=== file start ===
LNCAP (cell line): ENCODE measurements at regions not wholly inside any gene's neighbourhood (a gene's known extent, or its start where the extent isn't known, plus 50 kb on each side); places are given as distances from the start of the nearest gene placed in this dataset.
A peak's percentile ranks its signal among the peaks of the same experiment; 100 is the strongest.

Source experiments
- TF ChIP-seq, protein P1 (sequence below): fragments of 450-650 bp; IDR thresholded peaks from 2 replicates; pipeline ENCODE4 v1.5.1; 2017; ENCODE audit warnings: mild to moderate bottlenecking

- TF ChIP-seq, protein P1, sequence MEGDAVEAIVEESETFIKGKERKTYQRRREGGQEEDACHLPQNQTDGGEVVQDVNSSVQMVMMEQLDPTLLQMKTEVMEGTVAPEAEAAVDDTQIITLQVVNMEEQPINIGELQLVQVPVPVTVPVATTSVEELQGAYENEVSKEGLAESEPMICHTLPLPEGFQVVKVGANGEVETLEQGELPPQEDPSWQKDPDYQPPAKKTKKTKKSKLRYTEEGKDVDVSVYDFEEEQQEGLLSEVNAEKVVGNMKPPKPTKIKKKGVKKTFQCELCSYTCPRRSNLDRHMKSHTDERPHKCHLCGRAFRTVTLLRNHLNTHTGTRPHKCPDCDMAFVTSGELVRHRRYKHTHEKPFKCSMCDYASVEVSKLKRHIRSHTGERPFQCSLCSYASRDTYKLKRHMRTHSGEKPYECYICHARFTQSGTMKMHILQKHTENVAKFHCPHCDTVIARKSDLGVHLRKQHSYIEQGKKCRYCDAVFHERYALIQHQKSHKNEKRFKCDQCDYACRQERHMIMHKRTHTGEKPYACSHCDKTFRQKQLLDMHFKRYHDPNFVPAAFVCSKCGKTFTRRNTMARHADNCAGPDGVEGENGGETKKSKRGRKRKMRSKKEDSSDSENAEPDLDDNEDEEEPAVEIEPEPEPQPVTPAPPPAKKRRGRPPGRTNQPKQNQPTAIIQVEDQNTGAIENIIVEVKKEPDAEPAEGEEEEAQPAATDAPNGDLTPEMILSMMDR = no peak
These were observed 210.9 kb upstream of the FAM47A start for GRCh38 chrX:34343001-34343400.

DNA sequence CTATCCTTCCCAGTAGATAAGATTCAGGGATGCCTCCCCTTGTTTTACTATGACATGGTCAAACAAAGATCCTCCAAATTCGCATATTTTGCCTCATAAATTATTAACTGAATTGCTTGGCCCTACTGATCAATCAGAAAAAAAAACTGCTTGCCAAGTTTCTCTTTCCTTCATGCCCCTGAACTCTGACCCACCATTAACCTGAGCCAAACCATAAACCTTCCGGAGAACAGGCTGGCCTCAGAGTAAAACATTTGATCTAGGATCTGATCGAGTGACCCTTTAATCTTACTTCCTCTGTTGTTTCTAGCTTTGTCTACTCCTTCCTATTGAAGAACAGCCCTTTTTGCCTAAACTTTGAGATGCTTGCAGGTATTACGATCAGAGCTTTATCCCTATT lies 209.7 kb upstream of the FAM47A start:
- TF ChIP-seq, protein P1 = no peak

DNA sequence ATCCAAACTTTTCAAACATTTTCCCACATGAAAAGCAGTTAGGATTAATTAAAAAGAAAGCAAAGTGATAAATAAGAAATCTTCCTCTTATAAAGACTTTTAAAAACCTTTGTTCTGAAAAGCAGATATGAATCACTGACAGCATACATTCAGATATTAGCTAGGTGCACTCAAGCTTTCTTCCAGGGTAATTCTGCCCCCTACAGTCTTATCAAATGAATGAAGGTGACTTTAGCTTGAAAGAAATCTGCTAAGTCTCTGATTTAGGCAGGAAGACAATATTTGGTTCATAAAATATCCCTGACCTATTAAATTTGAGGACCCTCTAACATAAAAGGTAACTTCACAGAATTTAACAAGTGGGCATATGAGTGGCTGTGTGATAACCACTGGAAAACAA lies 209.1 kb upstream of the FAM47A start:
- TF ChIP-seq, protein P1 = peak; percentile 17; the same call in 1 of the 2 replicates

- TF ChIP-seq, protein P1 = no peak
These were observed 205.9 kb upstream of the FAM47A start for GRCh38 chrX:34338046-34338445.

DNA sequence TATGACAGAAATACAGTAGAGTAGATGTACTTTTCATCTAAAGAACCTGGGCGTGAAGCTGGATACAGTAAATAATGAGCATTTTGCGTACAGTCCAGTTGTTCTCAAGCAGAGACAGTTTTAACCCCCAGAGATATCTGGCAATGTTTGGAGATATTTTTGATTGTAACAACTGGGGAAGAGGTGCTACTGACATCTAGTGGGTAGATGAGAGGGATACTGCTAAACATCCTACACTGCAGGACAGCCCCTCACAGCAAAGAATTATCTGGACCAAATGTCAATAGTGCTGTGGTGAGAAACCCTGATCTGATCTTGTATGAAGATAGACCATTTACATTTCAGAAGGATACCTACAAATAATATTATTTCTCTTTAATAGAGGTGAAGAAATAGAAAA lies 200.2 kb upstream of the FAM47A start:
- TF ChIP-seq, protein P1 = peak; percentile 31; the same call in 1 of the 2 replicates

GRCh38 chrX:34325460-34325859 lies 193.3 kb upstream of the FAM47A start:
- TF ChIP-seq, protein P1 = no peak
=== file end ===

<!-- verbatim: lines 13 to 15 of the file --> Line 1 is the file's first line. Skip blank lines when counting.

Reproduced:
DNA sequence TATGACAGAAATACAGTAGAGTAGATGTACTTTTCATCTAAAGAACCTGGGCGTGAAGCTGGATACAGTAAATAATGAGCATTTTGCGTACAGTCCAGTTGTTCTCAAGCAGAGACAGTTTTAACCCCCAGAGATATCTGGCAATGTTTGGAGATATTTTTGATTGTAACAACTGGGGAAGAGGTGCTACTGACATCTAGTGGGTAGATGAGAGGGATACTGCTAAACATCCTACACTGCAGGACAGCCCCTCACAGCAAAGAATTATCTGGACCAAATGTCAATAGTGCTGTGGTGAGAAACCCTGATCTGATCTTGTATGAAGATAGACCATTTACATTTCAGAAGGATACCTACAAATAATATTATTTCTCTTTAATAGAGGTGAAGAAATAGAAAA lies 200.2 kb upstream of the FAM47A start:
- TF ChIP-seq, protein P1 = peak; percentile 31; the same call in 1 of the 2 replicates

GRCh38 chrX:34325460-34325859 lies 193.3 kb upstream of the FAM47A start: